A Complicated War, The Harrowing of Mozambique by William Finnegan (1993)
An eyewitness historical, political and social account of Mozambique and the civil war that has ravaged the country, organized as a travelogue of sorts — and centered around the author’s own travels and interviews. Finnegan, a staff writer for the New Yorker, risked his own life as he traveled through the war-torn country, seeking first-hand accounts from the refugees whose families have been murdered by the Mozambique National Resistance. Portions of this book originally appeared in the “New Yorker.”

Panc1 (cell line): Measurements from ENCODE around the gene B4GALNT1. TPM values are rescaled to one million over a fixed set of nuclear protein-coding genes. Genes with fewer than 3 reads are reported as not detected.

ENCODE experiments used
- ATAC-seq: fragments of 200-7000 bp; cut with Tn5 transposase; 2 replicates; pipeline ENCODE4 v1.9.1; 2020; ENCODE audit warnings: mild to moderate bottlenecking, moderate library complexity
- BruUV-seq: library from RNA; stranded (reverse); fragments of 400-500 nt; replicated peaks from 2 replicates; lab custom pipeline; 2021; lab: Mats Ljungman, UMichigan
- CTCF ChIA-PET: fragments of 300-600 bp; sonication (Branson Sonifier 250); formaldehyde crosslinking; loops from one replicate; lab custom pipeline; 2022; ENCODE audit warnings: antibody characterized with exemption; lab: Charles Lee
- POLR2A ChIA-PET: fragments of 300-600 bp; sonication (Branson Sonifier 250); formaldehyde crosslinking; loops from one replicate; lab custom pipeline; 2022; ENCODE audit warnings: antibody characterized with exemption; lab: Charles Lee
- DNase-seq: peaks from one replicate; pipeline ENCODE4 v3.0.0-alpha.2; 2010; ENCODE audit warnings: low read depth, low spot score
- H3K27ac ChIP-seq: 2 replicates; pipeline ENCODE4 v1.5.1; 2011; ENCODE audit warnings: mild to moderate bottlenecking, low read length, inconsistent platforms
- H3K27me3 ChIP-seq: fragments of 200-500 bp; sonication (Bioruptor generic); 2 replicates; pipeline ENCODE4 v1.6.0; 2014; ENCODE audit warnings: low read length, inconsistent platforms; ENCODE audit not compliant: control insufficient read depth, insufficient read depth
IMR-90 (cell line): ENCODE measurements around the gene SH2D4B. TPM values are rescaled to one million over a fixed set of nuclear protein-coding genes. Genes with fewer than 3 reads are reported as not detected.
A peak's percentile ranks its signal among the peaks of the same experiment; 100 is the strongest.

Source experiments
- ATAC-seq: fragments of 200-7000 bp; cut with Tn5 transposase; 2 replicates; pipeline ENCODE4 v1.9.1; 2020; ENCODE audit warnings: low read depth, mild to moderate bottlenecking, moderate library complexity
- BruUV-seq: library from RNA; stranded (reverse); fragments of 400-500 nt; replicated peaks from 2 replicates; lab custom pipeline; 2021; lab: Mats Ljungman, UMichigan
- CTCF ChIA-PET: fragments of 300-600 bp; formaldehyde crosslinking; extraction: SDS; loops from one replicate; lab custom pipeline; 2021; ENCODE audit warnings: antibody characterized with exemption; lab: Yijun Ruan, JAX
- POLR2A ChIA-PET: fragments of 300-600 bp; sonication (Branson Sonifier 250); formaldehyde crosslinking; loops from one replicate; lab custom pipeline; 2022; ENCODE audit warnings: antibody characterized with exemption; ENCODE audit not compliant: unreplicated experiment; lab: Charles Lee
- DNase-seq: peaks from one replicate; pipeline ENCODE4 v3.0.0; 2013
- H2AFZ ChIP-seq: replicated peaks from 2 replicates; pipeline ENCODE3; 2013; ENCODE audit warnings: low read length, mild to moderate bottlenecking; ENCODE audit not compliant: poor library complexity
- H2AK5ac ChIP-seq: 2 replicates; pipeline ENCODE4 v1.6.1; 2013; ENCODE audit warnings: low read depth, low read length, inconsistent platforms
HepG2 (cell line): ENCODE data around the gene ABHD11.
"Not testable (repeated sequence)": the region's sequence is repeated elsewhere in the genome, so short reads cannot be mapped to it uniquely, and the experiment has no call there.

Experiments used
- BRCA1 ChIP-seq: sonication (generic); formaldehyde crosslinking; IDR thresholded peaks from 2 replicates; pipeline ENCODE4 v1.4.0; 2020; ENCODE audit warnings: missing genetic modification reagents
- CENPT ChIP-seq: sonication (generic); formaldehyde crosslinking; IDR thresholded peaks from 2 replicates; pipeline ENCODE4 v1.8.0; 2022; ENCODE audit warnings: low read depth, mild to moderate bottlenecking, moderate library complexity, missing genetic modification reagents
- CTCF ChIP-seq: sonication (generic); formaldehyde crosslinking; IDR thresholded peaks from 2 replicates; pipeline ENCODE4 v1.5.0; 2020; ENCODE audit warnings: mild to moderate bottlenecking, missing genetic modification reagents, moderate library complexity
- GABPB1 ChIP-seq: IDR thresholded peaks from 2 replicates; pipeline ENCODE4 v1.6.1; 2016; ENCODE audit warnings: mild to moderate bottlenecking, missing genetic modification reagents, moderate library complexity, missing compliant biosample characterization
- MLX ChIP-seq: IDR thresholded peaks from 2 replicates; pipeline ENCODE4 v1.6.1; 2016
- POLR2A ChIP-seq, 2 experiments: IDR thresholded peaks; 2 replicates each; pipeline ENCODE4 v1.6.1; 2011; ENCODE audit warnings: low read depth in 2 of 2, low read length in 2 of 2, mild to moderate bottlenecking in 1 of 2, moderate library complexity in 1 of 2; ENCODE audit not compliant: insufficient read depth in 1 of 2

A Fish Caught in Time, The Search for the Coelacanth by Samantha Weinberg (2000)
The coelacanth (see-lo-canth) is no ordinary fish. Five feet long, with luminescent eyes and limb like fins, this bizarre creature, presumed to be extinct, was discovered in 1938 by an amateur icthyologist who recognized it from fossils dating back 400 million years. The discovery was immediately dubbed the “greatest scientific find of the century,” but the excitement that ensued was even more incredible. This is the entrancing story of that most rare and precious fish — our own great-uncle forty million times removed.